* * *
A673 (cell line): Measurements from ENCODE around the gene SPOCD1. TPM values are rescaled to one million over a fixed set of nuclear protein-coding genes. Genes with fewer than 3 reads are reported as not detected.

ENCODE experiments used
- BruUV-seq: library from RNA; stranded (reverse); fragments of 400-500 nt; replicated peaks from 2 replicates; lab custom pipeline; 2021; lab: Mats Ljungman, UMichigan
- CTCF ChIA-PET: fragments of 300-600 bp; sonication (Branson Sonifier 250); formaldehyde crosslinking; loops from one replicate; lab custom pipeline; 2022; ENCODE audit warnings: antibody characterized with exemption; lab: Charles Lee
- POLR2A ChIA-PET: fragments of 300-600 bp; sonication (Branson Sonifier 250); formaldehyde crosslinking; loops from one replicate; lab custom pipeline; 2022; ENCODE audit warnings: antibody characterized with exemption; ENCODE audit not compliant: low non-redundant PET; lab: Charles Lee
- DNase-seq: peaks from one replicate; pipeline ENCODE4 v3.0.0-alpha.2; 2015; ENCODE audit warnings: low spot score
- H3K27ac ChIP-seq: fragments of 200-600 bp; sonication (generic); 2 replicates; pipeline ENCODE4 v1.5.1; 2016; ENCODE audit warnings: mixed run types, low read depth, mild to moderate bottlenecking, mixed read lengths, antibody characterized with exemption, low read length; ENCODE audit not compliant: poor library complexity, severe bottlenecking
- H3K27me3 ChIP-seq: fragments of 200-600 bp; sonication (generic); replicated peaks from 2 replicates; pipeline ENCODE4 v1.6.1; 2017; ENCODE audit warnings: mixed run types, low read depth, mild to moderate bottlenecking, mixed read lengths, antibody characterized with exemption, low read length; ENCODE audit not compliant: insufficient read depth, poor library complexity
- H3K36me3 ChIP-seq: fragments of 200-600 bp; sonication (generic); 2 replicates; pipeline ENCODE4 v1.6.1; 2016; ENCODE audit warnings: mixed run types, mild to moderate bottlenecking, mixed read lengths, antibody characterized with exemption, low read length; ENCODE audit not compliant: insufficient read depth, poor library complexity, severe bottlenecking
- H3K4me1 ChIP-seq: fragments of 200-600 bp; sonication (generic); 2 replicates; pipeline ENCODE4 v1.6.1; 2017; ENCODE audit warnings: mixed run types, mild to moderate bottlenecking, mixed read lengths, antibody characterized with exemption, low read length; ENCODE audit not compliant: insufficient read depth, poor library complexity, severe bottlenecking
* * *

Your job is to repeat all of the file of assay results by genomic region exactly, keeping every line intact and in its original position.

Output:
A673 (cell line): Measurements from ENCODE around the gene SPOCD1. TPM values are rescaled to one million over a fixed set of nuclear protein-coding genes. Genes with fewer than 3 reads are reported as not detected.

ENCODE experiments used
- BruUV-seq: library from RNA; stranded (reverse); fragments of 400-500 nt; replicated peaks from 2 replicates; lab custom pipeline; 2021; lab: Mats Ljungman, UMichigan
- CTCF ChIA-PET: fragments of 300-600 bp; sonication (Branson Sonifier 250); formaldehyde crosslinking; loops from one replicate; lab custom pipeline; 2022; ENCODE audit warnings: antibody characterized with exemption; lab: Charles Lee
- POLR2A ChIA-PET: fragments of 300-600 bp; sonication (Branson Sonifier 250); formaldehyde crosslinking; loops from one replicate; lab custom pipeline; 2022; ENCODE audit warnings: antibody characterized with exemption; ENCODE audit not compliant: low non-redundant PET; lab: Charles Lee
- DNase-seq: peaks from one replicate; pipeline ENCODE4 v3.0.0-alpha.2; 2015; ENCODE audit warnings: low spot score
- H3K27ac ChIP-seq: fragments of 200-600 bp; sonication (generic); 2 replicates; pipeline ENCODE4 v1.5.1; 2016; ENCODE audit warnings: mixed run types, low read depth, mild to moderate bottlenecking, mixed read lengths, antibody characterized with exemption, low read length; ENCODE audit not compliant: poor library complexity, severe bottlenecking
- H3K27me3 ChIP-seq: fragments of 200-600 bp; sonication (generic); replicated peaks from 2 replicates; pipeline ENCODE4 v1.6.1; 2017; ENCODE audit warnings: mixed run types, low read depth, mild to moderate bottlenecking, mixed read lengths, antibody characterized with exemption, low read length; ENCODE audit not compliant: insufficient read depth, poor library complexity
- H3K36me3 ChIP-seq: fragments of 200-600 bp; sonication (generic); 2 replicates; pipeline ENCODE4 v1.6.1; 2016; ENCODE audit warnings: mixed run types, mild to moderate bottlenecking, mixed read lengths, antibody characterized with exemption, low read length; ENCODE audit not compliant: insufficient read depth, poor library complexity, severe bottlenecking
- H3K4me1 ChIP-seq: fragments of 200-600 bp; sonication (generic); 2 replicates; pipeline ENCODE4 v1.6.1; 2017; ENCODE audit warnings: mixed run types, mild to moderate bottlenecking, mixed read lengths, antibody characterized with exemption, low read length; ENCODE audit not compliant: insufficient read depth, poor library complexity, severe bottlenecking